Week in Review for week of 11/17/14 - 11/21/14

General Assembly – veto session
Illinois legislature convenes for first week of “veto session.”  By constitutional law, the lawmakers must gather in November to consider vetoes by the Governor while addressing any pressing issues of public concern.  In all, eleven House committees held meetings to look at these bills and issues. 

This week they were joined by Sheri Jesiel of Winthrop Harbor, a new member who enjoyed her first session day in Springfield as the appointee to serve out the term of retiring Representative JoAnn Osmond.  The second week of veto session is scheduled to take place immediately after Thanksgiving.

General Assembly – Jim Durkin
Jim Durkin elected to full term as House Republican Leader.  On Wednesday, November 19, the House Republican Caucus of the 99th General Assembly – the incoming group of 47 men and women who will take the oaths of office on January 14 – met in Springfield.  Their unanimous choice for House Republican Leader was the 82nd District’s Jim Durkin, of Burr Ridge.

Durkin, in 2015, will enter into his second full year as leader of his Caucus.  The Illinois Constitution asks the House members of both political parties to choose a leader, and gives responsibilities to both.  He’ll be tasked with leading a fresh faced House Republican Caucus, more than a quarter of whom (12 of 47) were newly elected in November 2014.  The 99th General Assembly will serve from January 14, 2015, until January 2017.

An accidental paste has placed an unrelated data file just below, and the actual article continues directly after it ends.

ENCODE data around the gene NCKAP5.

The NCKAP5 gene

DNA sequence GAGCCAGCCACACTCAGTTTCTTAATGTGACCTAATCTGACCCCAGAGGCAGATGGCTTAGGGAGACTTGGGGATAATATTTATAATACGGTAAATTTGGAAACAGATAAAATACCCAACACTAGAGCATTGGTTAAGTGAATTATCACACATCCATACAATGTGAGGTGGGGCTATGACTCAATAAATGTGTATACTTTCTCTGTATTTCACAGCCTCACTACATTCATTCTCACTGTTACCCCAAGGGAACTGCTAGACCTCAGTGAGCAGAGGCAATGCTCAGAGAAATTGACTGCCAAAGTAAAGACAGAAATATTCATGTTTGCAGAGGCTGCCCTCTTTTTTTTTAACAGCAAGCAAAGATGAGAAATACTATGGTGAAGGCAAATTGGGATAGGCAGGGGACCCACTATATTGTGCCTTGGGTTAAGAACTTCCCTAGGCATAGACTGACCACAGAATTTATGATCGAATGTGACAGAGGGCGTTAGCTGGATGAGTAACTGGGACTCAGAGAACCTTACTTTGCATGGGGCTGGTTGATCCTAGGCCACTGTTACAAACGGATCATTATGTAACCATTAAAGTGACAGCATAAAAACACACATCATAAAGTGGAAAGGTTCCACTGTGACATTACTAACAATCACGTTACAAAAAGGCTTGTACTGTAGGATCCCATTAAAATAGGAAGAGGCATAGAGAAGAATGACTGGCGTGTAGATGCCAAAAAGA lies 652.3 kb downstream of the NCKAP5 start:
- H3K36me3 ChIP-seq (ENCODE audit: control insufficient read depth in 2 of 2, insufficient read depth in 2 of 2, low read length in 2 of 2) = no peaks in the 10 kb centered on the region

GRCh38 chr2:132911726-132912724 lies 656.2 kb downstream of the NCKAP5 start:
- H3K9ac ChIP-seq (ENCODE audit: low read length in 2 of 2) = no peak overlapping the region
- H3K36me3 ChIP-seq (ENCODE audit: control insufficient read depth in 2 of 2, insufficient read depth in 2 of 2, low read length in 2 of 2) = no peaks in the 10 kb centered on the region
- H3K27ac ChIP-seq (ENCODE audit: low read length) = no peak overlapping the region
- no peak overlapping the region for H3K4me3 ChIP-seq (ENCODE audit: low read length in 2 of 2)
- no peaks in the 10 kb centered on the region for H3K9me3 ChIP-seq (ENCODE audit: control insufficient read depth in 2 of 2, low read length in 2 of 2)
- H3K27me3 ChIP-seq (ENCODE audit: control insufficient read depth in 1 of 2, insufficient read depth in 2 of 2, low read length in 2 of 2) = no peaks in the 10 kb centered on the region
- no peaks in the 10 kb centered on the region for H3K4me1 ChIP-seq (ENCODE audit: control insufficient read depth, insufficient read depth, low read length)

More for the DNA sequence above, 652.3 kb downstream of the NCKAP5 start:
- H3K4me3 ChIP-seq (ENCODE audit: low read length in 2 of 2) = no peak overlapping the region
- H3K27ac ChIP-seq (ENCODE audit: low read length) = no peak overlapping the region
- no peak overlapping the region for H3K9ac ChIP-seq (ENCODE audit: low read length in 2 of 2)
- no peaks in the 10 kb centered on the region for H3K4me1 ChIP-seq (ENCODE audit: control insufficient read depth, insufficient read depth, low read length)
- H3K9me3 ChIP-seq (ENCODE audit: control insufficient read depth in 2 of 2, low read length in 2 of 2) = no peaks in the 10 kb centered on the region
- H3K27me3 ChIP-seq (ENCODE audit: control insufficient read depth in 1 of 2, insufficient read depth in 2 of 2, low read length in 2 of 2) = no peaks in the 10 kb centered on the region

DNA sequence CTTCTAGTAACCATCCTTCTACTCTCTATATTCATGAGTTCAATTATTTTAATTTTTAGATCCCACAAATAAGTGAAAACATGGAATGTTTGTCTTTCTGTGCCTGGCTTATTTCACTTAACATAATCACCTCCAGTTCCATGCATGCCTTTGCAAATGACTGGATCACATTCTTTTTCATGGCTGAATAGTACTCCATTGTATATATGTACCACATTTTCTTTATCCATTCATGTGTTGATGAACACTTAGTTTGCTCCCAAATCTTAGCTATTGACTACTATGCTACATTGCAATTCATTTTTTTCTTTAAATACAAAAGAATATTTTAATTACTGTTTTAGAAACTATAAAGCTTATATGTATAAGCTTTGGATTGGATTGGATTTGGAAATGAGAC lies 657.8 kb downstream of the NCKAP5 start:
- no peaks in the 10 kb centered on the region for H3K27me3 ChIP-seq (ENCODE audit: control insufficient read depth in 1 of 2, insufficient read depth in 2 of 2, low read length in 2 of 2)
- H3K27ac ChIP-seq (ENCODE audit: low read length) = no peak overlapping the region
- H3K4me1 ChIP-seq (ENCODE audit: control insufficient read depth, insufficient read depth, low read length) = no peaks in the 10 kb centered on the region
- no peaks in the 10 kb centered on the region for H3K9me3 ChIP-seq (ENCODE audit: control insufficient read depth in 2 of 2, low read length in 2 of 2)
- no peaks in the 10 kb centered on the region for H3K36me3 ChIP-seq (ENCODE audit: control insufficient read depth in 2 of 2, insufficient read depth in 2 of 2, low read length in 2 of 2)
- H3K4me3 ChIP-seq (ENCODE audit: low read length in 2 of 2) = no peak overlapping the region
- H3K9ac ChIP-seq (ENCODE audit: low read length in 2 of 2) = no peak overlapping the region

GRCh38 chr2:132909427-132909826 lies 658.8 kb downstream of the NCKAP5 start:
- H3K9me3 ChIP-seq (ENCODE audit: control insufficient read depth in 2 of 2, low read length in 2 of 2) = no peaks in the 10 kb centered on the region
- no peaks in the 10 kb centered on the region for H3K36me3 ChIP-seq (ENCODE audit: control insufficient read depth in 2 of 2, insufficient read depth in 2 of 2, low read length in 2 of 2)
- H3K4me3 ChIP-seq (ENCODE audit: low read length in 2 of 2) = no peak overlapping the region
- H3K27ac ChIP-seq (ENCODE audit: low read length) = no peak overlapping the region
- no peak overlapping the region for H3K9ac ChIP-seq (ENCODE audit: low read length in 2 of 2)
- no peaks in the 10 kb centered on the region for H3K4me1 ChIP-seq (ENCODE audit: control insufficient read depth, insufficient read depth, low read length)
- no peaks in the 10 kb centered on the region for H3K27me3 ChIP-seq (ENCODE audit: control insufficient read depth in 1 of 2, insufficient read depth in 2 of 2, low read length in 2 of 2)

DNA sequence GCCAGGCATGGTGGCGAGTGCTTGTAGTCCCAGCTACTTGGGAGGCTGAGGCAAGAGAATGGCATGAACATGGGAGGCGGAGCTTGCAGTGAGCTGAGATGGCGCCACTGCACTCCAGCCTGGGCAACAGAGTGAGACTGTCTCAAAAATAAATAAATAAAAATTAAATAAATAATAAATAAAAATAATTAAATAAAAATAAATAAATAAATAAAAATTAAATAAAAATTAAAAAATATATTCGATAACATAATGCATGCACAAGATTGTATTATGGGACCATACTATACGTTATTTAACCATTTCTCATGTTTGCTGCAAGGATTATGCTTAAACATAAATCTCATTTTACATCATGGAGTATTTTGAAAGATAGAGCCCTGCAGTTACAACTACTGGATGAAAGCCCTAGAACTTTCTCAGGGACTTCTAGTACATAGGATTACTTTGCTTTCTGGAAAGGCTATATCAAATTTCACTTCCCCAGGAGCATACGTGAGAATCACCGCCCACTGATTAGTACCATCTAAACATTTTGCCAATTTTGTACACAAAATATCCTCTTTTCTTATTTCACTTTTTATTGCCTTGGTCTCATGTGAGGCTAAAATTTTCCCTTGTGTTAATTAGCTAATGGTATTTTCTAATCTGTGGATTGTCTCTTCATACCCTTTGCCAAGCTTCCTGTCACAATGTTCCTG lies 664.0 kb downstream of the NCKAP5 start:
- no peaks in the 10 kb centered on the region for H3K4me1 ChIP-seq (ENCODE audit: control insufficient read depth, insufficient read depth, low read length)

Governor-elect Bruce Rauner – hiring freeze
Chief executive-elect faces massive budget challenge; Rauner calls for hiring freeze.  Faced with a multi-billion-dollar ‘hole” in the State budget, Governor-elect Bruce Rauner pushed strongly this week for the State to impose a hard freeze on the hiring of additional permanent civil service employees during the transition period.  Until January 12, outgoing Gov. Pat Quinn remains the chief executive, and his State departments will have the right to hire new employees, make appointments, and to grant promotions to existing employees.

Rauner’s call was for a blanket freeze on all state employee hires, appointments, and employment reclassifications (such as promotions and new employee responsibilities) during the remaining weeks of the outgoing administration.  The “Chicago Sun-Times” covered Rauner’s call.  The incoming governor told reporters that his new team plans to carry out a “very aggressive agenda” after the transition on January 12.

Governor-elect Bruce Rauner – transition committees
Bruce Rauner further fills out transition committees.  Only fifteen days after his election as Illinois’ incoming chief executive, Bruce Rauner and running mate Evelyn Sanguinetti announced the co-chairs of ten new transition policy committees.  The move adds 37 additional voices to the team advising Rauner as he and his team prepare to take the helm in Springfield. 

The new committees will concentrate on specific issues facing Illinois and its residents.  Overall issue areas include economic development, education, and health care.  Specific constituent concerns include agriculture, public safety, and veterans..  The “Chicago Tribune” lists the new committees and their members: http://www.chicagotribune.com/news/local/politics/chi-rauner-adds-37-to-transition-team-20141119-story.html.  

Daylight savings time – repeal
Mitchell bill would repeal Illinois law requiring daylight savings time.  Representative Bill Mitchell, of Decatur, introduced a measure this week to exempt Illinoisans from daylight savings time (DST).  Although daylight savings time has been required by federal law since 1966, states have the right to opt out from it.  Arizona and Hawaii have exercised their right to exempt themselves from DST.  Filed with the Clerk of the House, the Illinois daylight savings time repeal bill is HB 6325 (http://www.ilga.gov/legislation/billstatus.asp?DocNum=6325&GAID=12&GA=98&DocTypeID=HB&LegID=83207&SessionID=85).   

Energy – fracking